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Perhaps you like some honey in your tea, or drizzled over yogurt for a dash of sweetness, but do you know that it may also improve your health?
Amazon<p>This Manuka honey product comes in many different levels of potency and may help support healing through its potent anti-inflammatory and antibacterial properties.</p><p><strong>Why Buy:</strong></p><ul><li>100% pure New Zealand Manuka honey</li><li>MGO 400+</li><li>Independent quality testing in an ISO17025 accredited laboratory</li><li>Traceable from beehive to shelf</li><li>Raw and unpasteurized</li><li>Only 45 calories per tablespoon</li></ul>
Amazon<p>This potent Manuka honey product has a high UMF and MGO level, making it full of antioxidant and antibacterial compounds. In turn, this product can help boost your immune system and reduce inflammation.</p><p><strong>Why Buy:</strong></p><ul><li>UMF 15+ certified</li><li>MGO 514+</li><li>Harvested from New Zealand</li><li>Independently tested, verified, and traceable</li><li>Raw and unpasteurized</li></ul>
Amazon<p>The distinction, monofloral, is important because it indicates honey that comes from the nectar of one flower whereas multi flora could specify that it either comes from the nectar of multiple types of flowers or is blended with other honey products. Multi flora therefore may indicate it is less potent in the health-benefiting Manuka compounds.</p><p>Wedderspoon's product is authentic Manuka honey made in New Zealand and is raw and unpasteurized, which preserves its antioxidant properties. The authenticity of this honey gives it an earthy, caramelized flavor that is delicious on its own or in your favorite beverage.</p><p><strong>Why Buy:</strong></p><ul><li>Made in New Zealand</li><li>Non-GMO Project Verified</li><li>K Factor 16™, which means it's mostly or wholly from the <em>Leptospermum scoparium</em> (manuka) plant</li><li>Raw and unpasteurized monofloral Manuka honey</li><li>Traceable from hive to home</li><li>70 calories per tablespoon</li><li>Free of antibiotics, glyphosate, and pesticides</li><li>SQF level 3 facility to certify safety standards</li></ul>
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Like many other plant-based foods and products, CBD oil is one dietary supplement where "organic" labels are very important to consumers. However, there are little to no regulations within the hemp industry when it comes to deeming a product as organic, which makes it increasingly difficult for shoppers to find the best CBD oil products available on the market.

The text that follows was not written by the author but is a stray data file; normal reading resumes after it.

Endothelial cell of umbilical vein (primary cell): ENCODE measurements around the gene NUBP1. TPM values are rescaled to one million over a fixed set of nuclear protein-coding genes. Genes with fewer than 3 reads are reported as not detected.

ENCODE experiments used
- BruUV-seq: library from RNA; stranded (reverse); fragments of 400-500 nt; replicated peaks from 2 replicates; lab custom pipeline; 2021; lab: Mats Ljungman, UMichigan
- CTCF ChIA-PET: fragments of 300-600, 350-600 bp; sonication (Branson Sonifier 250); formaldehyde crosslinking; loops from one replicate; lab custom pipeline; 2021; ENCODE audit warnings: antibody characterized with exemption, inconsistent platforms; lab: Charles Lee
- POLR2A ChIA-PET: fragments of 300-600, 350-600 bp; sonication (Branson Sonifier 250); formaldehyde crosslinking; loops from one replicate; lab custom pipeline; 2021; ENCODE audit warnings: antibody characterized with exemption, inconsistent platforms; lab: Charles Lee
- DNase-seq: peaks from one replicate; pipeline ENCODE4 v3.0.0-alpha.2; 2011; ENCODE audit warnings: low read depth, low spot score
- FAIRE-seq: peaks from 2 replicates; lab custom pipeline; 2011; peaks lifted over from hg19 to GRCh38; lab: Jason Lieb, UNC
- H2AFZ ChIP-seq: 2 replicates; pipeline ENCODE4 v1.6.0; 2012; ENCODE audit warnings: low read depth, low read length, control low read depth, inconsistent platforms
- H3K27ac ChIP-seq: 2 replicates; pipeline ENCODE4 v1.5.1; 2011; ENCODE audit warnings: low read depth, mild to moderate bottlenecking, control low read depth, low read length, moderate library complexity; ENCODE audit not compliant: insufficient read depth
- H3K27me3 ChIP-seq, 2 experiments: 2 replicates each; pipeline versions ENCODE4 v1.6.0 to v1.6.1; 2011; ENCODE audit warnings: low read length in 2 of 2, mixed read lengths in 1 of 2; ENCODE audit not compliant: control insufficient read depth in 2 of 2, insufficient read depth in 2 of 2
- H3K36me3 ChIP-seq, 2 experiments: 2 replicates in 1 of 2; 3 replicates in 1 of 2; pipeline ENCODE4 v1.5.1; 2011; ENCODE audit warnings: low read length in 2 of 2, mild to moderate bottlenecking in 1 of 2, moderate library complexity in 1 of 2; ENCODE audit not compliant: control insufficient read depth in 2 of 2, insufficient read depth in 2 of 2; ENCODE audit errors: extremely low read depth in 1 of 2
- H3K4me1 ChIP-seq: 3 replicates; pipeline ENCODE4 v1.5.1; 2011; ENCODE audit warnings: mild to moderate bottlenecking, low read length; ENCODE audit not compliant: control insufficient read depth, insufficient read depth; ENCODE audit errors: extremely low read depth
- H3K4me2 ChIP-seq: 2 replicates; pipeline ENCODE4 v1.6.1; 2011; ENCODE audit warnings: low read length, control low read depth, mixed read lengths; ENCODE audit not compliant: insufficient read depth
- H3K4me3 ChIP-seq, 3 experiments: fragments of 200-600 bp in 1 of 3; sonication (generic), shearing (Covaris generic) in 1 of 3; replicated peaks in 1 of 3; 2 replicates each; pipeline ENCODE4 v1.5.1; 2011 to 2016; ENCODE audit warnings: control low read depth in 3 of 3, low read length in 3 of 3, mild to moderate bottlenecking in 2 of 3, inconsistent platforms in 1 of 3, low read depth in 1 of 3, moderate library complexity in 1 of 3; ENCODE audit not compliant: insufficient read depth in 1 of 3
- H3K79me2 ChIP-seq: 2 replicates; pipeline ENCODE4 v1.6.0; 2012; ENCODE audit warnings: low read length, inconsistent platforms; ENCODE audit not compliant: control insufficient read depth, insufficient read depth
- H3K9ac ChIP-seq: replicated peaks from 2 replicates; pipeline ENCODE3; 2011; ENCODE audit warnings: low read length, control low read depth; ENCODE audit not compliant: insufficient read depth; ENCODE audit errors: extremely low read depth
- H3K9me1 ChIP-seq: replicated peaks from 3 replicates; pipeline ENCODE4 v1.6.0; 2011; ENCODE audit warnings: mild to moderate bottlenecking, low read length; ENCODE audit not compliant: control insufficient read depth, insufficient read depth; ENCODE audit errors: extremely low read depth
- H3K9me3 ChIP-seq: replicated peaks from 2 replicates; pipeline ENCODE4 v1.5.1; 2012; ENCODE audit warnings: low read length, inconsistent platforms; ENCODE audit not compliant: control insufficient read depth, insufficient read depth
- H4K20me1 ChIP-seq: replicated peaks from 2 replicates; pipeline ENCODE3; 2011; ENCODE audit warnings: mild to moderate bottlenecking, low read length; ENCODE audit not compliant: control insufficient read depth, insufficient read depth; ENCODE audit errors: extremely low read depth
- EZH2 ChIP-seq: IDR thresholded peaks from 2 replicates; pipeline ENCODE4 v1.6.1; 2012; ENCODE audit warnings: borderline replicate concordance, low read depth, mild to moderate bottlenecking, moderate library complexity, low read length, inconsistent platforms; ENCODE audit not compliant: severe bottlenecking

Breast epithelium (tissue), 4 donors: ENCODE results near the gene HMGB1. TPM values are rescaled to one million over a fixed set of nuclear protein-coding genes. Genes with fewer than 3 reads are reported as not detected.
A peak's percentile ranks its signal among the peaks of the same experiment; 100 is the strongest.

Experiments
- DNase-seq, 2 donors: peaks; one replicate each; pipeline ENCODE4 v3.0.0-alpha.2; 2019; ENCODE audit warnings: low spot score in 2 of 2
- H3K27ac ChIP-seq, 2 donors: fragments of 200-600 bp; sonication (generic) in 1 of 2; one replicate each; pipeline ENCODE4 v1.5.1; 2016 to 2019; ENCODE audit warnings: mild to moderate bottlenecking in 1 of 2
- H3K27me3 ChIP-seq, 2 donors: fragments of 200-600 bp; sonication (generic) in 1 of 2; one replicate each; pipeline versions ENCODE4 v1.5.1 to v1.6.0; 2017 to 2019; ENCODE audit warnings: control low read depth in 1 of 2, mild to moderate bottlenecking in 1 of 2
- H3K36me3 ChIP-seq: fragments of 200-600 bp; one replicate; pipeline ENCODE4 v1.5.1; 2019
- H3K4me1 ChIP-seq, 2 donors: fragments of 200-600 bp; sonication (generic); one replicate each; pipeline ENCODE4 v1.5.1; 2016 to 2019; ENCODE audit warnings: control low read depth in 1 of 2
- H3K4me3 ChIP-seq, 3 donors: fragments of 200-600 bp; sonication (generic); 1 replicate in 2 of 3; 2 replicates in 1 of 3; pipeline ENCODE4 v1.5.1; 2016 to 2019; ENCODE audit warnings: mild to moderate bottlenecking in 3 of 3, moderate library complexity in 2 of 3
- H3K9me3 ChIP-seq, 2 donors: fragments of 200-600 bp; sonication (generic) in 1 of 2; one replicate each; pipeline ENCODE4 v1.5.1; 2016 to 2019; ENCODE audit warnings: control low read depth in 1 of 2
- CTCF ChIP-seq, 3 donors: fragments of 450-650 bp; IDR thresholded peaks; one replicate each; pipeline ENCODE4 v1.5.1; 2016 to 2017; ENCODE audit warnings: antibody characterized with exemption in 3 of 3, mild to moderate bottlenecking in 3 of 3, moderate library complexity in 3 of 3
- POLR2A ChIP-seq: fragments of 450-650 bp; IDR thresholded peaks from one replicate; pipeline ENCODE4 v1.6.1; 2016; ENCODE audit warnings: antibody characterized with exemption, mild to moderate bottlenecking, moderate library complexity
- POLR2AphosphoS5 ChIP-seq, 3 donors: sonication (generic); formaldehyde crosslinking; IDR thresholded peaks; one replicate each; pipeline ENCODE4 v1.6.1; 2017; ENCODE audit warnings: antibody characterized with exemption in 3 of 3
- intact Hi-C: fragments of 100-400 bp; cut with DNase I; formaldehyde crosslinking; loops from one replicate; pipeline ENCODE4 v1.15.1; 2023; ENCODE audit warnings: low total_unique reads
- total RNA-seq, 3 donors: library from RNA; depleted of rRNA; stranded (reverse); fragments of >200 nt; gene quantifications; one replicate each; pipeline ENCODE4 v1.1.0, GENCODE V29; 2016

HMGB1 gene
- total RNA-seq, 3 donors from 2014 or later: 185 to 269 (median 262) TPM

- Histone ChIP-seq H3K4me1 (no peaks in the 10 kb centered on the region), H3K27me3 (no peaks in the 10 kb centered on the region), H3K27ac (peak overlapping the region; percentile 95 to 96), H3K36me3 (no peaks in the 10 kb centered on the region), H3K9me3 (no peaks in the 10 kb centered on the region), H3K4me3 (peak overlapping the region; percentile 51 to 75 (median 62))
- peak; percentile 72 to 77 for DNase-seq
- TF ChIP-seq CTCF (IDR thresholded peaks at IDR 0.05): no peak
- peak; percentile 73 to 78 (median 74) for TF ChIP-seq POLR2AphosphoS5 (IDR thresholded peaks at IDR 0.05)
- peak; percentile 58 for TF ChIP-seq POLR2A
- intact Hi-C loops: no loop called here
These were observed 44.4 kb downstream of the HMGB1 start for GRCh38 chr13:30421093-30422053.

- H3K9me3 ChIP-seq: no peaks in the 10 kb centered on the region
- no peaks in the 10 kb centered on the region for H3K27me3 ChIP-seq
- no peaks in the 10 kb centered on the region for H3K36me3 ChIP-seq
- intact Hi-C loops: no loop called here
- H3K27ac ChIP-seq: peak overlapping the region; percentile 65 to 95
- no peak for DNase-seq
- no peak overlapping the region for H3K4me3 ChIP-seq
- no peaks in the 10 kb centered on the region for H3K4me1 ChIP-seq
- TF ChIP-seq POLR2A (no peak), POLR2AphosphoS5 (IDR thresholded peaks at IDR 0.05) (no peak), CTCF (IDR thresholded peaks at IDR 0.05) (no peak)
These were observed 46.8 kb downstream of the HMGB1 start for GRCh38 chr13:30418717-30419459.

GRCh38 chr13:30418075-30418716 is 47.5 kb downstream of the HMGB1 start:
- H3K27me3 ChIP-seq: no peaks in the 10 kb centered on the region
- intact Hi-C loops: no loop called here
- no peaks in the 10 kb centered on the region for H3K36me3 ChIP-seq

Charlotte's Web<img type="lazy-image" data-runner-src="https://assets.rebelmouse.io/eyJhbGciOiJIUzI1NiIsInR5cCI6IkpXVCJ9.eyJpbWFnZSI6Imh0dHBzOi8vYXNzZXRzLnJibC5tcy8yNDcwMjk3NS9vcmlnaW4uanBnIiwiZXhwaXJlc19hdCI6MTY0MzQ0NjM4N30.SaQ85SK10-MWjN3PwHo2RqpiUBdjhD0IRnHKTqKaU7Q/img.jpg?width=980" id="84700" class="rm-shortcode" data-rm-shortcode-id="a2174067dcc0c4094be25b3472ce08c8" data-rm-shortcode-name="rebelmouse-image" alt="charlottes web cbd oil" data-width="1244" data-height="1244" /><p>Perhaps one of the most well-known brands in the CBD landscape, Charlotte's Web has been growing sustainable hemp plants for several years. The company is currently in the process of achieving official USDA Organic Certification, but it already practices organic and sustainable cultivation techniques to enhance the overall health of the soil and the hemp plants themselves, which creates some of the highest quality CBD extracts. Charlotte's Web offers CBD oils in a range of different concentration options, and some even come in a few flavor options such as chocolate mint, orange blossom, and lemon twist.</p>
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For one year Rob Greenfield grew and foraged all of his own food. No grocery stores, no restaurants, no going to a bar for a drink, not even medicines from the pharmacy.